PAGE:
Heat pumps offer an energy-saving alternative to traditional HVAC systems in all climates. By combining heat pumps with solar panels, you can become energy self-sufficient for heating and cooling your home. But it helps to have a contractor with experience heating and cooling homes at an affordable price in your local area on your side when you are choosing the right heat pump for your home.

What is the difference between an HVAC system and a heat pump?

It’s easy to get lost in the terminology of home heating and cooling. Here is the difference between an HVAC system and a heat pump:

HVAC refers to heating, ventilation, and air conditioning. Traditionally, that involves a furnace, ductwork, and a separate cooling system.

  • Heat pumps are a more modern technology that uses electricity to move heat from one location to another. They can warm your home in the winter and cool your home in the summer, all with the same unit. Technically, heat pumps are part of HVAC, but installation, operation, and the cost is very different from traditional HVAC systems.
  • You probably already have a good understanding of what your furnace and air conditioner do. Let’s take a closer look at heat pumps.

How does a home heat pump work?

Heat pumps don’t generate heat. They transfer heat. They can collect heat from the ground, water, or air outside your home and bring it inside. They can also collect excess heat from inside your home and send it outside.

diagram showing how a heat pump works to cool and heat

The most common kind of heat pump is the air-source heat pump. It transfers heat between your house and the air outside. It does a better job of dehumidifying the air than a standard air conditioner, so it needs less electricity to cool your home. Recent innovations have made air-source heat pumps operational even in cold temperatures, so they have become a legitimate alternative for heating spaces through the winter months.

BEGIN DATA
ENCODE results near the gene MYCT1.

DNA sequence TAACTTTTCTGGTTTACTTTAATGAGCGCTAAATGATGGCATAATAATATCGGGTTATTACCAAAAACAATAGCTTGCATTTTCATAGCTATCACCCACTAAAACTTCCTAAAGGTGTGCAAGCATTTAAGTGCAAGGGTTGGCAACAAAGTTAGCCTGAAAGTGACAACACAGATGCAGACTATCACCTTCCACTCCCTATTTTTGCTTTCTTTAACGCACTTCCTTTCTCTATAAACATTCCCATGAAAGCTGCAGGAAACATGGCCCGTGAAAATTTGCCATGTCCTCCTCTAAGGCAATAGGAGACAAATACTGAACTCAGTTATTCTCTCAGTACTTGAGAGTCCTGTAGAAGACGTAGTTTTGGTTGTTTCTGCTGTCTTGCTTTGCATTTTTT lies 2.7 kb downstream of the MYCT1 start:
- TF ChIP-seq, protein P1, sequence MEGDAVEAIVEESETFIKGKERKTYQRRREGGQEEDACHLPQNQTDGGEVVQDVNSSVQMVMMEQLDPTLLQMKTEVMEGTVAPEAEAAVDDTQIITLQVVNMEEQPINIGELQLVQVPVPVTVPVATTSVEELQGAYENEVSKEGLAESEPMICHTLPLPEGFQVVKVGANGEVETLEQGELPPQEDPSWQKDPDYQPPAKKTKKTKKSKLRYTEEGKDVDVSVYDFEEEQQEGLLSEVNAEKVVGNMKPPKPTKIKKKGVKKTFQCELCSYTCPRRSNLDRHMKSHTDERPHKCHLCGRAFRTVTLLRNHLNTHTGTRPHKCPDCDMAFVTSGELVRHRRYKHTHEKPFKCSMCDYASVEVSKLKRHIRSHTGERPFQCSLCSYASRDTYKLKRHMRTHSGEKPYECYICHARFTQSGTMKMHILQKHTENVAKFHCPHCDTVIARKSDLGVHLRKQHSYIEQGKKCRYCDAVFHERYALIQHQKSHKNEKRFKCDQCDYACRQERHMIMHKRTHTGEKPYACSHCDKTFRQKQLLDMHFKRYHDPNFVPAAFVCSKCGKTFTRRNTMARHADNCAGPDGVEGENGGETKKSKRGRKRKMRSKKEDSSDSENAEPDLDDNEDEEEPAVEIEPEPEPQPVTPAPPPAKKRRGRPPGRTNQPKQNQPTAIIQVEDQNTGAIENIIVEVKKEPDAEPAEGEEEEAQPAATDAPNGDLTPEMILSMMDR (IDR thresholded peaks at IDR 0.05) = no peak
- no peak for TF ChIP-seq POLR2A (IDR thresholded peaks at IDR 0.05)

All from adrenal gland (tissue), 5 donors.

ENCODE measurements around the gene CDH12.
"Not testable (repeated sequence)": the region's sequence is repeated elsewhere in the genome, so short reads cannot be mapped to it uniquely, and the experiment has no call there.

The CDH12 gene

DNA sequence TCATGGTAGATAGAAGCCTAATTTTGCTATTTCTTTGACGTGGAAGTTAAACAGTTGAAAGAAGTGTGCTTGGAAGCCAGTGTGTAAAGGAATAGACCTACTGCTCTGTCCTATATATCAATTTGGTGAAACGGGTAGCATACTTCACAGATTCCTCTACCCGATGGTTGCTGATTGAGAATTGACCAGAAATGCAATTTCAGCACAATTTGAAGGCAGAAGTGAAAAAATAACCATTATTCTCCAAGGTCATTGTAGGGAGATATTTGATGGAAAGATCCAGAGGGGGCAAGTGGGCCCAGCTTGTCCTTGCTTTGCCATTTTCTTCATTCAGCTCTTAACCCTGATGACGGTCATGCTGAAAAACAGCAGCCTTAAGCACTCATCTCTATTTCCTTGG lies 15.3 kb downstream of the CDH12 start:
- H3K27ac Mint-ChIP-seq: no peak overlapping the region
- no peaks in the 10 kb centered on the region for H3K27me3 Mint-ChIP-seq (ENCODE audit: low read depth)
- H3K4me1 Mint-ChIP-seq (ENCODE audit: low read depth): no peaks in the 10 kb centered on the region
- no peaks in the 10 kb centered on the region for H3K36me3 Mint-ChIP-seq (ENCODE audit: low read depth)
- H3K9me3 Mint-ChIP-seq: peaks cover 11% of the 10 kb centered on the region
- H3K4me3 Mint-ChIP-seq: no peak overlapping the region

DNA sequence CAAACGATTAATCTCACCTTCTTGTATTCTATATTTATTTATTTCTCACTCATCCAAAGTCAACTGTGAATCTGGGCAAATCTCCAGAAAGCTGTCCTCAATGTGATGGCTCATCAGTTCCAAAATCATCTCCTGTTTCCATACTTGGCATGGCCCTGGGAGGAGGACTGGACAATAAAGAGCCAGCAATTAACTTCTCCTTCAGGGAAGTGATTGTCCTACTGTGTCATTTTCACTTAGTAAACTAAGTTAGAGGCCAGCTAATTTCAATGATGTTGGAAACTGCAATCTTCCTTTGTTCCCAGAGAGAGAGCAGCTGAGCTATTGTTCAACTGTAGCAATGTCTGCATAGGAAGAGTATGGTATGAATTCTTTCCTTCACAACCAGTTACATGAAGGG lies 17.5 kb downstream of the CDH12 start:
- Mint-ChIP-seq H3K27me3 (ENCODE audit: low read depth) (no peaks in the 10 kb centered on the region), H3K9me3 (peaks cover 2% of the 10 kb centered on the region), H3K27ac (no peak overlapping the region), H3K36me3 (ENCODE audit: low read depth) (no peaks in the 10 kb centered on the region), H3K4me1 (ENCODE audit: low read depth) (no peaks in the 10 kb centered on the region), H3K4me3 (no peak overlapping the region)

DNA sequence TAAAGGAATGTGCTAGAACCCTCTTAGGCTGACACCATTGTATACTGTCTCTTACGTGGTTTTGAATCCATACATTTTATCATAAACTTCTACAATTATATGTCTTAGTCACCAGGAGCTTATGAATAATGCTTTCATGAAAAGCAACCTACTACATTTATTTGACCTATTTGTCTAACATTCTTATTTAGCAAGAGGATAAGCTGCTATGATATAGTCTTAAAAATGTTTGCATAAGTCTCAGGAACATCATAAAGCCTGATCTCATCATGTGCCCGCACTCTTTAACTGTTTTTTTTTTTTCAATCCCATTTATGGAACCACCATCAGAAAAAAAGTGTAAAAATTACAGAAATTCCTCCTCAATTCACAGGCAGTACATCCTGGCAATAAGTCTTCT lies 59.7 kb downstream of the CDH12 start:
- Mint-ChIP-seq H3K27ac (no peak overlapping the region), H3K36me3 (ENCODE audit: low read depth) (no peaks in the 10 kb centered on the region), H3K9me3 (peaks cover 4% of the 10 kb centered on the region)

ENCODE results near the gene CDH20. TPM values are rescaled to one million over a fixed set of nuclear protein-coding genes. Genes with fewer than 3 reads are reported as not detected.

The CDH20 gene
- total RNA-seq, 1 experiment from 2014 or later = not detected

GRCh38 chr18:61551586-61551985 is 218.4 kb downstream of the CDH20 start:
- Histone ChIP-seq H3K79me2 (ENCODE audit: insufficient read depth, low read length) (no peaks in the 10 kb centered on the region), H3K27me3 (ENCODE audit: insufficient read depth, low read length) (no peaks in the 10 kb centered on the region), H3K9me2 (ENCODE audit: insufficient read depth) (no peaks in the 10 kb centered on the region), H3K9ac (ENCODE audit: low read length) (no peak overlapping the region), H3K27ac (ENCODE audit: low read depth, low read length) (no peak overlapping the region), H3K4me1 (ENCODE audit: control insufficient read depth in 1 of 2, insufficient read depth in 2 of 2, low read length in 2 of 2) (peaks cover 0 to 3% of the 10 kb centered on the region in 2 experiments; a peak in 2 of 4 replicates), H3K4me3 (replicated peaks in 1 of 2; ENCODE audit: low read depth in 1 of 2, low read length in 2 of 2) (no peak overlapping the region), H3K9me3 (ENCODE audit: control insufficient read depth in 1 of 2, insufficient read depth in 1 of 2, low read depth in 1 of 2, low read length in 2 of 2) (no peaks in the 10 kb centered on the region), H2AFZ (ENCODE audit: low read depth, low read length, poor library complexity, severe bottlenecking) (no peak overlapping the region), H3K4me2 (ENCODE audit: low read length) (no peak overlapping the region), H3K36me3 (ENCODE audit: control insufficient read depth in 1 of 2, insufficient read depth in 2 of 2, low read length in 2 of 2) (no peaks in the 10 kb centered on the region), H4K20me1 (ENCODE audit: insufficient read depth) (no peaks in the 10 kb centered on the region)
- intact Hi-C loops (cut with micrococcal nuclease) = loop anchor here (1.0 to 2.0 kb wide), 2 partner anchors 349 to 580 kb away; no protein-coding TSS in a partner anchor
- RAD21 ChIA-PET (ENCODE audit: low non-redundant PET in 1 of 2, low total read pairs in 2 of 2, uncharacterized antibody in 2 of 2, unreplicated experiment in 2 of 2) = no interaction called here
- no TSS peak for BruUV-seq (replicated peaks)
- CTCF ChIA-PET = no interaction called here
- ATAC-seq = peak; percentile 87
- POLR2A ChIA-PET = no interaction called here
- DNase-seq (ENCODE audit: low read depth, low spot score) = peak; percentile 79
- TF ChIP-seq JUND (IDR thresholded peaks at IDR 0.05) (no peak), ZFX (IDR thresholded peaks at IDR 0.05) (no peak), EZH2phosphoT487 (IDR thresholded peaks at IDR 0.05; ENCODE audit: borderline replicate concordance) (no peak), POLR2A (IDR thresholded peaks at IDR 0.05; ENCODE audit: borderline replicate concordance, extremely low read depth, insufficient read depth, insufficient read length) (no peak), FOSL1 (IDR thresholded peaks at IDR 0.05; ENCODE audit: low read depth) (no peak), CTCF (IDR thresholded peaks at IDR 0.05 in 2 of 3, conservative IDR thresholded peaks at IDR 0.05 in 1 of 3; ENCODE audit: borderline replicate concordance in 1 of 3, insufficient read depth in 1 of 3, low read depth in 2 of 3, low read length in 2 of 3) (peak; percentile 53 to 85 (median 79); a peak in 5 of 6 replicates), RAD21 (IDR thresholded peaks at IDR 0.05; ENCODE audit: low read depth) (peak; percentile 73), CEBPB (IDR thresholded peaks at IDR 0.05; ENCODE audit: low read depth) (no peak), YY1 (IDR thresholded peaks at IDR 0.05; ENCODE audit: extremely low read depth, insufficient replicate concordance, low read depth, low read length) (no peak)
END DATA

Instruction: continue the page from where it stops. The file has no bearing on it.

There are heat pumps for homes that work without ductwork. About 30% of the heating and cooling capacity of most HVAC systems is lost in the ductwork, even more if the ductwork is routed through an open space, like an attic. Ductless mini-split systems have their own conduits to the heat pump outdoors, which can be up to 50 feet away, so you can use them in the front rooms of your house. They can be placed on the floor, hung from the ceiling, or mounted on a wall. They are much less obvious than a window unit AC, although they need a drip pan to catch condensation.

If you have the right soil, a large enough lot, and the right landscaping, you may benefit from a geothermal heat pump. These heat pumps exchange heat with the subsoil for energy savings of up to 60 percent. Or your best option may be an absorption heat pump, also known as a gas-fired heat pump, which only uses electricity to circulate the liquid that connects them to their heat sink, which can be solar panels, a gas heater, or geothermal energy.

Advanced Features in Modern Heat Pumps

There have been a number of innovations that have improved the usefulness and performance of heat pumps.

One major innovation in heat pump technology is the scroll compressor, which forces the refrigerant into even the tiniest areas inside the unit. Compared to piston compressors, scroll compressors provide 10° to 15°F (5.6° to 8.3°C) warmer air when they are in heating mode, from the same amount of energy.

Another innovation is the two-speed compressor. Having multiple speeds allows your compressor to work with variable heating and cooling capacity, saving energy as well as wear and tear on compressor parts.

Also extremely helpful is the dual-speed and variable-speed fan motor. These motors maximize energy efficiency while they minimize drafts.

Some high-efficiency heat pumps can be connected to a desuperheater, which uses excess energy to run your hot water heater. And for efficient operation at the very coldest temperatures, heat pumps can be combined with a gas furnace sharing the same ductwork, or even the same box.

Can a heat pump replace an air conditioner?

A heat pump can replace an air conditioner, but you need to make sure to choose the right heat pump for your year-round heating and cooling needs.

At AQM, one call services all. We handle installation, service, and upgrades to heating and cooling systems of all kinds in Chester, Delaware and Montgomery Counties. We are here when you need us. Request an estimate online or call us today at 610-363-3940 to make an appointment!

AQM, Inc.